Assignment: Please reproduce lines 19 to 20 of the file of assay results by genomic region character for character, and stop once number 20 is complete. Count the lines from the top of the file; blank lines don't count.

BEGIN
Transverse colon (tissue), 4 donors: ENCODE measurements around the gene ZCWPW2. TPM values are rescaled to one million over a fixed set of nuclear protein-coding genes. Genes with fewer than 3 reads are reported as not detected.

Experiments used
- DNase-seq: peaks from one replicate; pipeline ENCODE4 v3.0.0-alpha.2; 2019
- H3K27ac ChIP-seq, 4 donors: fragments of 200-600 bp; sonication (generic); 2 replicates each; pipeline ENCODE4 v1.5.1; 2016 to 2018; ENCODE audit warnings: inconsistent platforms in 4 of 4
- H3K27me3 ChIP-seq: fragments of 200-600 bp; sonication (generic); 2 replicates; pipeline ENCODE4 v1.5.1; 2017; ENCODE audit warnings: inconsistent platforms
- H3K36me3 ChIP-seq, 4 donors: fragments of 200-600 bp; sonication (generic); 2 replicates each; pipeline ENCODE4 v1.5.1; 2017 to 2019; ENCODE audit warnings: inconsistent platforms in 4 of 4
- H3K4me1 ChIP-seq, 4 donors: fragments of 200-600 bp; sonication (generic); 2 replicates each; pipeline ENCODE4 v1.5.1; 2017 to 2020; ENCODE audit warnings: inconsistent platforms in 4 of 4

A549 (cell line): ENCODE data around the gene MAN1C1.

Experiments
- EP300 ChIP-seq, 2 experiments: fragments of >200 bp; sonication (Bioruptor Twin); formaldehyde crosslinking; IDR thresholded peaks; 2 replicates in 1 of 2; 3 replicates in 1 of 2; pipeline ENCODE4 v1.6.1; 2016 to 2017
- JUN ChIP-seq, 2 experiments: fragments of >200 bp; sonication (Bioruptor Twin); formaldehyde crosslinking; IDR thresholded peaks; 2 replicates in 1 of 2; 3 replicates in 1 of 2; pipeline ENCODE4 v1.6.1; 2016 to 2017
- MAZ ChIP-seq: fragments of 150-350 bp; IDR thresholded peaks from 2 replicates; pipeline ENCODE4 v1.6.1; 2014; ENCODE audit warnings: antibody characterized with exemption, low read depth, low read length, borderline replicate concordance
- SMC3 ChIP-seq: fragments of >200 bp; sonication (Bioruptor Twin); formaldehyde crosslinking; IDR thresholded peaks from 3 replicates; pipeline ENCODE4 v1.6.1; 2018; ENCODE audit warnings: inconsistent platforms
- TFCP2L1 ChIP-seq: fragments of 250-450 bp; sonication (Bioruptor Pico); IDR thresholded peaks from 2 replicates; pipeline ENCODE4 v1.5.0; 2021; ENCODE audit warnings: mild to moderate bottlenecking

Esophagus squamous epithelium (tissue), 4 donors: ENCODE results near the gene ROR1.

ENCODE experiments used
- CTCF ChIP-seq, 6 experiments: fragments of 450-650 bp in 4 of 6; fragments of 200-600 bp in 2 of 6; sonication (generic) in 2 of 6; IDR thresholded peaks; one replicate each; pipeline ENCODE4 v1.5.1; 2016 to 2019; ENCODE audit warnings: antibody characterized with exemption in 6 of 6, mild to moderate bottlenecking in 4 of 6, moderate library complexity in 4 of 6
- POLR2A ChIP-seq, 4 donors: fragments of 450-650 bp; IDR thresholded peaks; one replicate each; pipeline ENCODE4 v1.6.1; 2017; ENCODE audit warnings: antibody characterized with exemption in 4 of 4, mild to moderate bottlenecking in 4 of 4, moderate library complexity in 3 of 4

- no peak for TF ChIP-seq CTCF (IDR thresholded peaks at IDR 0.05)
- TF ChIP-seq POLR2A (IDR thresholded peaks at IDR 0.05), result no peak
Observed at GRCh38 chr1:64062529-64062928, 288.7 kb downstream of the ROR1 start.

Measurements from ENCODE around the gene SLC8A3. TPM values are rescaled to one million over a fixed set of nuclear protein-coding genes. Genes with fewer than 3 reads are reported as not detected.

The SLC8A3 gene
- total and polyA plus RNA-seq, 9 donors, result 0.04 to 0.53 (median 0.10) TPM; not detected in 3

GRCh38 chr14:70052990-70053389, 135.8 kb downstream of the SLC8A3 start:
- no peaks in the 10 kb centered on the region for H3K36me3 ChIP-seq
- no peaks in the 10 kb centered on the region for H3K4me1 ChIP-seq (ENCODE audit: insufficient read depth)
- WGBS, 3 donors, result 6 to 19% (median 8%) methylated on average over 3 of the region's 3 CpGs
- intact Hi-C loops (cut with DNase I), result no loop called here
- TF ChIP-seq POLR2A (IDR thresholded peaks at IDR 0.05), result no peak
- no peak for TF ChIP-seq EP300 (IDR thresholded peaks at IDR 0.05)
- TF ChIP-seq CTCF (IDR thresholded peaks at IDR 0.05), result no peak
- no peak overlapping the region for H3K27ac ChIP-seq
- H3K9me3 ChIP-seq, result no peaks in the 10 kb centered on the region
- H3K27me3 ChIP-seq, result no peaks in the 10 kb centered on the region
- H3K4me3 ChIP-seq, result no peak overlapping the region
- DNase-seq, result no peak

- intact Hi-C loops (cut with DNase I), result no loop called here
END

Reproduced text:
- no peak for TF ChIP-seq CTCF (IDR thresholded peaks at IDR 0.05)
- TF ChIP-seq POLR2A (IDR thresholded peaks at IDR 0.05), result no peak